The vast majority of Americans don't think they have a negative impact on the environment, but one in four say they are doing something for Earth Day
Each year on April 22nd people in 193 countries participate in events, large and small, to support the cause of environmental protection. The event first took place in 1970 and was invented in the United States by a coalition of environmental activists. As well as major demonstrations and 'blackouts', where residents turn off all electricity for an hour, many communities host smaller events where volunteers gather together to collect litter or help make simple upgrades to limit energy usage.
The latest research from YouGov shows that a quarter of Americans say they are either definitely (7%) or probably (18%) going to do something for Earth Day. Of that 25%, the most popular response for what they'll be doing is trying to use less electricity (50%) followed by not driving on Earth Day (27%). Under-30s (35%) are the most likely to say that they are probably doing something for Earth Day, while over-65s (11%) are the least likely).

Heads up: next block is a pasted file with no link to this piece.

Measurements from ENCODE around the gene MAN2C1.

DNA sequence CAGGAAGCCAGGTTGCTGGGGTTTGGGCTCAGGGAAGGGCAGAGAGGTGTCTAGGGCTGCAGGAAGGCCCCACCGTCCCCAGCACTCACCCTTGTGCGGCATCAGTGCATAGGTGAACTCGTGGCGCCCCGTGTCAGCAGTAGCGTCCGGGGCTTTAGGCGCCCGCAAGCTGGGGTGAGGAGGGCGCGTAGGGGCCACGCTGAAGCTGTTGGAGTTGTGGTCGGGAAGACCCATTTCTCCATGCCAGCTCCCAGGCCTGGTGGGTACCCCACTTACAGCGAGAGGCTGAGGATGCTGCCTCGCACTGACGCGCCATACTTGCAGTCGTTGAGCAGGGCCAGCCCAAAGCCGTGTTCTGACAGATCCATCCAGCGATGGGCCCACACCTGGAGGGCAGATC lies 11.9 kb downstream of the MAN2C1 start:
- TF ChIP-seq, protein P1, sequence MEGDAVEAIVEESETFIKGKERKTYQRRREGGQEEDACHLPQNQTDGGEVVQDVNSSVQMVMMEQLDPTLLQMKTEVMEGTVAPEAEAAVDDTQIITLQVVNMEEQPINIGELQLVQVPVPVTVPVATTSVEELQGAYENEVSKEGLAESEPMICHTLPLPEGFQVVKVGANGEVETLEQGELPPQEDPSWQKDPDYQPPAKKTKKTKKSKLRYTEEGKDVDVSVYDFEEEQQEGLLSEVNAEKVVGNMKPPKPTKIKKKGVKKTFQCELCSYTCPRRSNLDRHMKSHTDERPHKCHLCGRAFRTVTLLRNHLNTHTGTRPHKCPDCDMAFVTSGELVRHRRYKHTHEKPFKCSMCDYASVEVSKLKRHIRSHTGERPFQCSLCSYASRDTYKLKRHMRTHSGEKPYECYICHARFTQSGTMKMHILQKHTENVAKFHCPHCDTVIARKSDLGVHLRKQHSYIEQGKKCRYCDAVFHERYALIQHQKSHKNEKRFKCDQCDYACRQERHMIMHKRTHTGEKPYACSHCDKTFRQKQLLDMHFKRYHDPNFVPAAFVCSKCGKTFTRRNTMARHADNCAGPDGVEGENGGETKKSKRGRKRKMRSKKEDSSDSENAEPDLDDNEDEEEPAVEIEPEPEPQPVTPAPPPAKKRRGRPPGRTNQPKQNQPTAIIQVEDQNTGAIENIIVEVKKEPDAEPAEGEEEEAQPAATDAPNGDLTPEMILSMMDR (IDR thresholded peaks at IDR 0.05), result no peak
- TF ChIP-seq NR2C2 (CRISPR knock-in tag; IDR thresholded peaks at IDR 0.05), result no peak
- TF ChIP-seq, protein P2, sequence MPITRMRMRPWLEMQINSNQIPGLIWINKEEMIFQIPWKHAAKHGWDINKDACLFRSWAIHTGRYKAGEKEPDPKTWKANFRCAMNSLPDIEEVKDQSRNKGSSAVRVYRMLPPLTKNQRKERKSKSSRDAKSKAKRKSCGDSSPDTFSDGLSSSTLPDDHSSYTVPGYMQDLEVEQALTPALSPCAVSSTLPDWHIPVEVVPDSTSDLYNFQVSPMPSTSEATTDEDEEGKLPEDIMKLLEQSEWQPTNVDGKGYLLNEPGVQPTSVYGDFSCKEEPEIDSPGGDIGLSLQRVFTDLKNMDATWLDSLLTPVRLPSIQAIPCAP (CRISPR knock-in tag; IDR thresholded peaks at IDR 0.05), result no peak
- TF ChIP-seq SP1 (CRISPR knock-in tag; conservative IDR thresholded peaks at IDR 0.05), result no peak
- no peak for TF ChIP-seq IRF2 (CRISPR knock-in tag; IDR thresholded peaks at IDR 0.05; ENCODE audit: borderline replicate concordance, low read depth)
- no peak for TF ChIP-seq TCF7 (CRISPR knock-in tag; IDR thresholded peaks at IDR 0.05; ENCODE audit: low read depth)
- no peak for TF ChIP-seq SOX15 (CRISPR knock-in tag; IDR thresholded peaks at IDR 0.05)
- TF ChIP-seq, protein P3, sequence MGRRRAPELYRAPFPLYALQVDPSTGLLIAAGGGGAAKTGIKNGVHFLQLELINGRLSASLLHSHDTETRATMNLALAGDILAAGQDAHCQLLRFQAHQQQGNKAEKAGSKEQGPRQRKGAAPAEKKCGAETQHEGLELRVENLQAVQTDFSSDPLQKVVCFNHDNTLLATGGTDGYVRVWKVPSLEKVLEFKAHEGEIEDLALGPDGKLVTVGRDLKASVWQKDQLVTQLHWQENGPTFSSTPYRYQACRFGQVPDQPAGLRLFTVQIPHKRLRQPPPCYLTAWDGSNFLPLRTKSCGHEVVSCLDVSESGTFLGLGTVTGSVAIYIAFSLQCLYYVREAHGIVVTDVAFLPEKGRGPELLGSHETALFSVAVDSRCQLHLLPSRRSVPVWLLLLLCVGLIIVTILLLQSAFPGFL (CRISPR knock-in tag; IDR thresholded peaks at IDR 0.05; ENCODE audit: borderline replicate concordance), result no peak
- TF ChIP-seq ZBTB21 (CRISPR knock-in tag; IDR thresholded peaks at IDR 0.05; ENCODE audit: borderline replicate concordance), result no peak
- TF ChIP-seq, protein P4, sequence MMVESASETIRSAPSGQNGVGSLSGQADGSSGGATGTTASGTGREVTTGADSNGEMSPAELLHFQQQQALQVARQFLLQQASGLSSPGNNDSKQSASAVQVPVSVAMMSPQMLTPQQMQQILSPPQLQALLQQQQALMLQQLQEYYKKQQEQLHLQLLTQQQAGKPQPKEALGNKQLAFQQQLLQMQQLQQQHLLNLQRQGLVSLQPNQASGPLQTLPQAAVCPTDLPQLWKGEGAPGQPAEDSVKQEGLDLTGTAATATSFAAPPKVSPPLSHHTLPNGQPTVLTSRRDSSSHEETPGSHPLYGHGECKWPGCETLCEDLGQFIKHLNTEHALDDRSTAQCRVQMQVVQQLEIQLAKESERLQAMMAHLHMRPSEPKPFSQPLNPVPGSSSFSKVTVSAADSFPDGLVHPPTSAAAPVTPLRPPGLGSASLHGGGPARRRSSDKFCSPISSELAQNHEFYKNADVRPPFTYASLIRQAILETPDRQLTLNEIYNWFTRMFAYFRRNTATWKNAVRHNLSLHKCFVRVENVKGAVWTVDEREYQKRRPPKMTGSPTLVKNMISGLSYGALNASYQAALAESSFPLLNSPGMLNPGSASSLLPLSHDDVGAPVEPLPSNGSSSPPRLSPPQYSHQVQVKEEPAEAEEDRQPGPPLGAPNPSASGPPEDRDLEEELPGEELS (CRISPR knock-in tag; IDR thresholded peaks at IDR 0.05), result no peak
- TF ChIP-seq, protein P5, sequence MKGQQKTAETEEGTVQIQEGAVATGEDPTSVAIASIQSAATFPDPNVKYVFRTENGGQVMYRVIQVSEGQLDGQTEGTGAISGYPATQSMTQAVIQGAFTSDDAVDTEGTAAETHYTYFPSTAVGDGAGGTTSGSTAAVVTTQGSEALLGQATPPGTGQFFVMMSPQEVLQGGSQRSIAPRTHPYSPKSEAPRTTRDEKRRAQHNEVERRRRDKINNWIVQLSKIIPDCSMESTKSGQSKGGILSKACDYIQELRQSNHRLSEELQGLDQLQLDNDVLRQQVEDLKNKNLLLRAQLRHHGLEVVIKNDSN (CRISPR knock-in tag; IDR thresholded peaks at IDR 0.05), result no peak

Despite the fact that, per capita, Americans have one of the world's highest carbon dioxide emission rates, Americans are quite optimistic about the impact they personally have on the environment. Only 13% believe that they personally have a negative impact on the environment. 50% say that their impact is neutral, while 18% believe they make a positive impact. The youngest Americans are the only ones more likely to say that they have a negative (20%) rather than positive (18%) impact. Over a third of Americans older than 45, however, believe that their life is environmentally beneficial.